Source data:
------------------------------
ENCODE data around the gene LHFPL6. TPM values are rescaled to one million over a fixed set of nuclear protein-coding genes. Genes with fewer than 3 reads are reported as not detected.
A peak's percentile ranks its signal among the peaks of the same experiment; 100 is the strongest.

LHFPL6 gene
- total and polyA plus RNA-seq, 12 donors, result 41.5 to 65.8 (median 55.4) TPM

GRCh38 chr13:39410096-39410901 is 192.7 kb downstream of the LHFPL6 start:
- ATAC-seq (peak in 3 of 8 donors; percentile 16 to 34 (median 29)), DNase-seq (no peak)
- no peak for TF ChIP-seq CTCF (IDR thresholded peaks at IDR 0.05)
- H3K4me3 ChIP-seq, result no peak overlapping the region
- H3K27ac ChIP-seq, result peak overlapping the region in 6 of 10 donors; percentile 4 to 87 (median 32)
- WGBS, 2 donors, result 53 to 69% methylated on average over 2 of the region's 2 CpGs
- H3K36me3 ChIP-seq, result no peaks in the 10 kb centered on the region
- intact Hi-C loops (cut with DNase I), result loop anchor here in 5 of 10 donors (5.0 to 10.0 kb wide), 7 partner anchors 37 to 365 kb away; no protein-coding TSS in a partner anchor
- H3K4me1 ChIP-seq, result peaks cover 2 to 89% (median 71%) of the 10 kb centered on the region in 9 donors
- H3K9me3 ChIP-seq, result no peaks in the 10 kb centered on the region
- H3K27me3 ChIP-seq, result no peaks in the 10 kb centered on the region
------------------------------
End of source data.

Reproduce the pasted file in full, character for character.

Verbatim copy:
ENCODE data around the gene LHFPL6. TPM values are rescaled to one million over a fixed set of nuclear protein-coding genes. Genes with fewer than 3 reads are reported as not detected.
A peak's percentile ranks its signal among the peaks of the same experiment; 100 is the strongest.

LHFPL6 gene
- total and polyA plus RNA-seq, 12 donors, result 41.5 to 65.8 (median 55.4) TPM

GRCh38 chr13:39410096-39410901 is 192.7 kb downstream of the LHFPL6 start:
- ATAC-seq (peak in 3 of 8 donors; percentile 16 to 34 (median 29)), DNase-seq (no peak)
- no peak for TF ChIP-seq CTCF (IDR thresholded peaks at IDR 0.05)
- H3K4me3 ChIP-seq, result no peak overlapping the region
- H3K27ac ChIP-seq, result peak overlapping the region in 6 of 10 donors; percentile 4 to 87 (median 32)
- WGBS, 2 donors, result 53 to 69% methylated on average over 2 of the region's 2 CpGs
- H3K36me3 ChIP-seq, result no peaks in the 10 kb centered on the region
- intact Hi-C loops (cut with DNase I), result loop anchor here in 5 of 10 donors (5.0 to 10.0 kb wide), 7 partner anchors 37 to 365 kb away; no protein-coding TSS in a partner anchor
- H3K4me1 ChIP-seq, result peaks cover 2 to 89% (median 71%) of the 10 kb centered on the region in 9 donors
- H3K9me3 ChIP-seq, result no peaks in the 10 kb centered on the region
- H3K27me3 ChIP-seq, result no peaks in the 10 kb centered on the region